National Elevator Inspection Services Inc v. Sharp et al

Filing 14

ORDER granting 10 Motion for Leave to File a reply to plaintiff's response to motion for sanctions; denying 8 Motion for Sanctions; denying 8 Motion for Attorney Fees. Signed by Judge Kristine G. Baker on 8/30/13. (kpr)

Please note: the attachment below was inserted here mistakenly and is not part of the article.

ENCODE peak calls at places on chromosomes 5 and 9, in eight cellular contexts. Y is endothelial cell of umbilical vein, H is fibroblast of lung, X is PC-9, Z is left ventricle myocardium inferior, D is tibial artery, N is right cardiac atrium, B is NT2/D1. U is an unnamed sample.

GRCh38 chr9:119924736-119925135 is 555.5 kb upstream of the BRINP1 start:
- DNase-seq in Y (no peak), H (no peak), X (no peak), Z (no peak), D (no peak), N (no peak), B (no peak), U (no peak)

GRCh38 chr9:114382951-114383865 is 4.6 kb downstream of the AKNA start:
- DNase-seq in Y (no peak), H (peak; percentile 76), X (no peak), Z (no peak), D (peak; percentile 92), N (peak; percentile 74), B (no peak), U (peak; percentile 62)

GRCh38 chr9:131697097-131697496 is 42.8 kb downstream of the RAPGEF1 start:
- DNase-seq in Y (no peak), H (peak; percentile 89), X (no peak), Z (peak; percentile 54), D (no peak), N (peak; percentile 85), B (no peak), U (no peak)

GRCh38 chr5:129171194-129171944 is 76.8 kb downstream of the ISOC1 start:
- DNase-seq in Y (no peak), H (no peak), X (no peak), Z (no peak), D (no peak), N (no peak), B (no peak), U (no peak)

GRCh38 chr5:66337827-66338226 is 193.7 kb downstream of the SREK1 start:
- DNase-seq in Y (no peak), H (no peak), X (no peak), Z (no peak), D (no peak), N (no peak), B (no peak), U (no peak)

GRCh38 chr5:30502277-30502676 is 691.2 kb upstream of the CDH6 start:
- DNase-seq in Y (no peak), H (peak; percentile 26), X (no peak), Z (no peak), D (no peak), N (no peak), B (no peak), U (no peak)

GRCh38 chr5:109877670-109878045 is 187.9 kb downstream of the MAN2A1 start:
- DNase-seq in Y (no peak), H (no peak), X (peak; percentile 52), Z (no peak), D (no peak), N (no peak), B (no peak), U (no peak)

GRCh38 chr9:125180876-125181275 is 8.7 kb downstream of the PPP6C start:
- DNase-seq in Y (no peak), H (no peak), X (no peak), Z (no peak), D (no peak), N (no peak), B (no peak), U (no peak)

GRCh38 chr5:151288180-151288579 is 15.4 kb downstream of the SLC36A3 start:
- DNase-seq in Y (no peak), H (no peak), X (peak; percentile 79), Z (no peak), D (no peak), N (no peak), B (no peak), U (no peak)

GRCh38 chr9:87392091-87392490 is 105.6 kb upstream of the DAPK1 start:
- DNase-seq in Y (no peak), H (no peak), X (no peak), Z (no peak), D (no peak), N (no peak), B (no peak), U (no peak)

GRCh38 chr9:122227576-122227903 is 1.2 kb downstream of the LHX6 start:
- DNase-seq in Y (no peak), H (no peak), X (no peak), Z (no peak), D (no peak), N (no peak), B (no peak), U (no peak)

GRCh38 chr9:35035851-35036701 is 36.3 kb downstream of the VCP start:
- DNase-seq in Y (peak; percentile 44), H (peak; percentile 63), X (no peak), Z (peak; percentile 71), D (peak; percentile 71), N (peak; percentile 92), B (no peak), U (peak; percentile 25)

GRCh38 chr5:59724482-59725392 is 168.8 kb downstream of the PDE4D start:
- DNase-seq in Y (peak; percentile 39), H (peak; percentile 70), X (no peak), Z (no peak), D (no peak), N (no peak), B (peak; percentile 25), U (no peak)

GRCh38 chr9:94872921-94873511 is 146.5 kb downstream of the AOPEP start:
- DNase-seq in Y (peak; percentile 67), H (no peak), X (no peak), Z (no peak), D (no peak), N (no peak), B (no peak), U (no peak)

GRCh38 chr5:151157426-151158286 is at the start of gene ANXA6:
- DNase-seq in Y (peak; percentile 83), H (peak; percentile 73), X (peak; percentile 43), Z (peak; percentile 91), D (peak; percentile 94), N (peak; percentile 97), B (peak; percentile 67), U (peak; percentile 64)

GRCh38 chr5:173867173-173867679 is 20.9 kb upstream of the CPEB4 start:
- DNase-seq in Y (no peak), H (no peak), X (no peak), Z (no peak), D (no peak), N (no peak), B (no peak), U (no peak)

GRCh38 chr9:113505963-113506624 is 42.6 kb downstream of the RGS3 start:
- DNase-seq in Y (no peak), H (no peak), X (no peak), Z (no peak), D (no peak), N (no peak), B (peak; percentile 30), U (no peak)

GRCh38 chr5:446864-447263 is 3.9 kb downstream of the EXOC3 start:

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IN THE UNITED STATES DISTRICT COURT EASTERN DISTRICT OF ARKANSAS LITTLE ROCK DIVISION NATIONAL ELEVATOR INSPECTION SERVICES, INC. v. PLAINTIFF Case No. 4:13-cv-00237-KGB THOMAS SHARP, WAYNE L. INGRAM, and ATIS ELEVATOR INSPECTIONS, LLC DEFENDANTS ORDER On May 3, 2013, defendants filed their motion to dismiss for lack of subject matter jurisdiction pursuant to Federal Rule of Civil Procedure 12(b)(1) (Dkt. No. 4). On May 13, 2013, plaintiff filed its notice of voluntary dismissal without prejudice pursuant to Federal Rule of Civil Procedure 41(a)(1) (Dkt. No. 6). On May 21, 2013, the Court entered its Order dismissing the claims without prejudice and denying defendants’ motion to dismiss as moot (Dkt. No. 7). On June 7, 2013, defendants filed the present motion for sanctions and attorney’s fees (Dkt. No. 8). Plaintiff filed its statement in opposition and supporting authorities to defendants’ motion for sanctions and attorney’s fees (Dkt. No. 9). The Court grants defendants’ motion for leave to file a reply to plaintiff’s response (Dkt. No. 10), has considered defendants’ reply, and has considered plaintiff’s response in opposition to the reply (Dkt. No. 12). For the following reasons, defendants’ motion for sanctions and attorney’s fees is denied. Defendants request sanctions and fees pursuant to 28 U.S.C. § 1927. Section 1927 provides that an attorney “who so multiplies the proceedings in any case unreasonably and vexatiously may be required by the Court to satisfy personally the excess costs, expenses, and attorneys’ fees reasonably incurred because of such conduct.” 28 U.S.C. § 1927. Section 1927 sanctions are appropriate “when an attorney’s conduct viewed objectively, manifests either intentional or reckless disregard of the attorney’s duties to the court.” Tenkku v. Normandy Bank, 348 F.3d 737, 743 (8th Cir. 2003) (internal quotation and citation omitted). Because § 1927 is penal in nature, it should be strictly construed so that it does not diminish the legitimate zeal of an attorney representing a client. Lee v. L.B. Sales, Inc., 177 F.3d 714, 718 (8th Cir. 1999) (internal quotation and citation omitted). Defendants argue that “Plaintiff’s counsel ‘unreasonably and vexatiously’ multiplied the proceedings in this case by erroneously asserting that jurisdiction lies with this Court. A reasonable and prudent attorney would not have attempted to obtain jurisdiction by ‘virtue of diversity of citizenship, 28 U.S.C. § 1332,’ while simultaneously affirmatively asserting that Plaintiff and two of the defendants were citizens of the same state, i.e. Missouri.” (Dkt. No. 8). Defendants request that the “Court order Plaintiff’s counsel to reimburse them for all the fees and cost incurred in responding to the Complaint he elected to file with this honorable court on the erroneous basis of ‘complete diversity jurisdiction.’” (Dkt. No. 8). Plaintiff argues that there was no need to file the motion to dismiss because it could “have been resolved for nothing more than the cost of a telephone call to Plaintiff’s counsel.” (Dkt. No. 9). In response to defendants’ motion to dismiss, plaintiff quickly filed its Notice of Voluntary Dismissal (Dkt. No. 6). Plaintiff argues that it did not in any way multiply or delay the proceedings but “instead acted promptly to address a jurisdictional flaw in the simplest manner.” (Dkt. No. 9). First, this Court must determine whether it has jurisdiction to rule on this motion. The Court finds that it does have jurisdiction. The United States Supreme Court found that “[l]ike the imposition of costs, attorney’s fees, and contempt sanctions, the imposition of a Rule 11 sanction is not a judgment on the merits of an action. Rather, it requires the determination of a 2 collateral issue: whether the attorney has abused the judicial process, and, if so, what sanction would be appropriate. Such a determination may be made after the principal suit has been terminated.” Cooter & Gell v. Hartmarx Corp., 496 U.S. 384, 396 (1990). In Perkins v. General Motors Corp., the Eighth Circuit stated that “[a] federal court may consider collateral issues after an issue is no longer pending.” 965 F.2d 597, 599 (8th Cir. 1992). Courts have found that Rule 11 jurisdiction is independent of subject matter jurisdiction and that a court’s decision to sanction is a collateral one. See Chemiakin v. Yefimov, 932 F.2d 124 (2d. Cir. 1991); Willy v. Coastal Corp., 915 F.2d 965, 966-67 (5th Cir. 1990) (holding that the district court had the inherent power to impose Rule 11 sanctions despite the court’s lack of subject matter jurisdiction); Wojan v. General Motors, 851 F.2d 969, 972 (7th Cir. 1988) (parties are not shielded from Rule 11 sanctions simply because the court lacks subject matter jurisdiction over the underlying case). Because Rule 11 sanctions are considered collateral issues, this Court has jurisdiction to rule on this motion. The Court declines to find on this record that the conduct of plaintiff’s counsel was unreasonable or vexatious. Counsel’s conduct did not manifest an intentional or reckless disregard for his duties to this Court. Counsel did not try to argue that the Court had jurisdiction when confronted with defendants’ motion establishing it did not. Instead, counsel acted promptly to address the jurisdictional flaw by filing a voluntary dismissal. For these reasons, defendants’ motion for leave to file a reply to plaintiff’s response to defendants’ motion for sanctions is granted (Dkt. No. 10). The Court hereby denies defendants’ motion for sanctions and attorney’s fees (Dkt. No. 10). 3 IT IS SO ORDERED this 30th day of August, 2013. ________________________________ KRISTINE G. BAKER UNITED STATES DISTRICT JUDGE 4